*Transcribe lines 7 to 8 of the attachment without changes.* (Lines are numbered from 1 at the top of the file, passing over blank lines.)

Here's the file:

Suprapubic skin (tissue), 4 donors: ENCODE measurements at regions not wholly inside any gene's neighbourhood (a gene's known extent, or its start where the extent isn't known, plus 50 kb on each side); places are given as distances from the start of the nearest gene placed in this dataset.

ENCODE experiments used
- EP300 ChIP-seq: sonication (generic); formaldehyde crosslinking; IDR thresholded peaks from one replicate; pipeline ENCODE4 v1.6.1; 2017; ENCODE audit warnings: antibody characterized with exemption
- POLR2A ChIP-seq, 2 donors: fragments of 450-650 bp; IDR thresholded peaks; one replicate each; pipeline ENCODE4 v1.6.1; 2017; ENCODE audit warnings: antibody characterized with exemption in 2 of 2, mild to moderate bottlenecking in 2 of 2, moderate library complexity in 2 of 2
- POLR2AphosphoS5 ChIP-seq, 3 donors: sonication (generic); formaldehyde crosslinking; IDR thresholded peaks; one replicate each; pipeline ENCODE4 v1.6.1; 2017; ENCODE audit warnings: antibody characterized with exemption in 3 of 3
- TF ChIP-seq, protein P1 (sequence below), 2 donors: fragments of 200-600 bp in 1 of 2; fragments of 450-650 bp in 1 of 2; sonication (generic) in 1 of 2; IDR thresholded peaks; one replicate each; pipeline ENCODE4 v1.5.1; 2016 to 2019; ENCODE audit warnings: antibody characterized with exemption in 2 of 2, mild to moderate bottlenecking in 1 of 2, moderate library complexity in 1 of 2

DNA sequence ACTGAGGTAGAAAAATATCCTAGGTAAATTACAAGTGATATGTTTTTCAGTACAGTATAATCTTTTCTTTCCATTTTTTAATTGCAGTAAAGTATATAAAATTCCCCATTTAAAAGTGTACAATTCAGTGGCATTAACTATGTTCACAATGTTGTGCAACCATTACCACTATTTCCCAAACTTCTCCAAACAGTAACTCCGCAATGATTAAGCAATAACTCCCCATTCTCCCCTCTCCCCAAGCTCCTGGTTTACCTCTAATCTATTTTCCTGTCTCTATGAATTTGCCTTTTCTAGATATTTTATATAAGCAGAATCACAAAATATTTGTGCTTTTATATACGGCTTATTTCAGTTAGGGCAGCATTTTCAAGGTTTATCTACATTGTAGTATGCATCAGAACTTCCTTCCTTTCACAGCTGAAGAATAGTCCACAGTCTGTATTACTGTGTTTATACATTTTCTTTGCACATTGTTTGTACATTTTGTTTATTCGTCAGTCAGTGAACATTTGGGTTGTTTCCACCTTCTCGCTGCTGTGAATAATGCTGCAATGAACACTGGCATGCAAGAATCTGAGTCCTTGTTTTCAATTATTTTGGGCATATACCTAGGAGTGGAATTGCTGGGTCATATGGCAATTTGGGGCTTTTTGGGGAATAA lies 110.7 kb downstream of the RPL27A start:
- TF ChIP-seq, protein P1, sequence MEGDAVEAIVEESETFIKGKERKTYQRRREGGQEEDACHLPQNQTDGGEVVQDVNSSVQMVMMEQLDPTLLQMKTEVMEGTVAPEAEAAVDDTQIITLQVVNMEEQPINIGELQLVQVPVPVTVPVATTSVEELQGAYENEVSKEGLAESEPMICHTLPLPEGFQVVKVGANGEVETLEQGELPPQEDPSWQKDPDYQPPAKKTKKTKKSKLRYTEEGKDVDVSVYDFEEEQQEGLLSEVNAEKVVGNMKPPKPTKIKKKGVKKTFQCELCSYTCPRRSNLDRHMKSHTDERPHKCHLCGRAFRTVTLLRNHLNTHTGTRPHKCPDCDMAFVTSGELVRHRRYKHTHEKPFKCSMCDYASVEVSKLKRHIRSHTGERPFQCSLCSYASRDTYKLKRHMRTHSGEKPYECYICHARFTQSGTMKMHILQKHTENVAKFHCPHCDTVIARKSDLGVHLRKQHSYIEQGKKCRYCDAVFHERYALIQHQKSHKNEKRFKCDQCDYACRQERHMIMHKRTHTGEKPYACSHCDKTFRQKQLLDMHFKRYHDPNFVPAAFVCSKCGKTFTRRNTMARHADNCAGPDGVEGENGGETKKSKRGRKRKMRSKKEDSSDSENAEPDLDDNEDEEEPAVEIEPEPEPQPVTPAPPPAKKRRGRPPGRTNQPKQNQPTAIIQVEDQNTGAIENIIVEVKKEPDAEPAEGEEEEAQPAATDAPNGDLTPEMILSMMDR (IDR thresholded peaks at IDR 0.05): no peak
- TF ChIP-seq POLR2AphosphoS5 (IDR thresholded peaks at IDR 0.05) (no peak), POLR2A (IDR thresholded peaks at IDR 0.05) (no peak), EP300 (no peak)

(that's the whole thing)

DNA sequence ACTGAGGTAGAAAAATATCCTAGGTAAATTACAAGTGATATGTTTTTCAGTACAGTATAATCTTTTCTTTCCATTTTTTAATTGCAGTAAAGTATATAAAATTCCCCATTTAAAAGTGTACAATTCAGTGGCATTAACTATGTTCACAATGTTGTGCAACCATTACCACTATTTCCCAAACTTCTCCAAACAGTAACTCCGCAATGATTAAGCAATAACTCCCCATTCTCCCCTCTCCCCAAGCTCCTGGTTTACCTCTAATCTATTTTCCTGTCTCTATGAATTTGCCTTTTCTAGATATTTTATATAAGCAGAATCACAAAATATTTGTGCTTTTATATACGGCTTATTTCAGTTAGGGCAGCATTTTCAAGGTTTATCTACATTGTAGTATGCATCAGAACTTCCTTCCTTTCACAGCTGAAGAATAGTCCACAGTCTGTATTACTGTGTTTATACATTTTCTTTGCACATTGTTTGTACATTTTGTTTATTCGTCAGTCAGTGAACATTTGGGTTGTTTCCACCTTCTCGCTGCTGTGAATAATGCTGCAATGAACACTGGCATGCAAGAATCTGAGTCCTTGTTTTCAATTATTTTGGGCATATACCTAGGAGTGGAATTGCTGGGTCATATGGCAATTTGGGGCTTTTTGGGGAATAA lies 110.7 kb downstream of the RPL27A start:
- TF ChIP-seq, protein P1, sequence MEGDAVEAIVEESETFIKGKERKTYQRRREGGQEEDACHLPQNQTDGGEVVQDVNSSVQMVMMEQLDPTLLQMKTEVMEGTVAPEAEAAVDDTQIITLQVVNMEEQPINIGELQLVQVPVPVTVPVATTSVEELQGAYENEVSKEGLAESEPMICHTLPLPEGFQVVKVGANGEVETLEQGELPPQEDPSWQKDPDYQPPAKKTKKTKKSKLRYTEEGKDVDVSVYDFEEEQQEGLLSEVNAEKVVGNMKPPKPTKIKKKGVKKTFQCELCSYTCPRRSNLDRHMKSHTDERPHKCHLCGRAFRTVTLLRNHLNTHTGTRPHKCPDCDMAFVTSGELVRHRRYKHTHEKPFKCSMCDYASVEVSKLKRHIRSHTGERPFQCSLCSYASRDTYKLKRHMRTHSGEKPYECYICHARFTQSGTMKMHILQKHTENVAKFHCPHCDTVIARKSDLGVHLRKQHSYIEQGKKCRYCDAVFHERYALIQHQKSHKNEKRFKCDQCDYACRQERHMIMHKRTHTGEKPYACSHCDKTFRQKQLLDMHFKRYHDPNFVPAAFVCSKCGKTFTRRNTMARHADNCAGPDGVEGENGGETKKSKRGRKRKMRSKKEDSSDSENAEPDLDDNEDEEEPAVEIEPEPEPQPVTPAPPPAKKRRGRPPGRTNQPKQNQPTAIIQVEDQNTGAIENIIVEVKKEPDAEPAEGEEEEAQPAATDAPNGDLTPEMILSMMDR (IDR thresholded peaks at IDR 0.05): no peak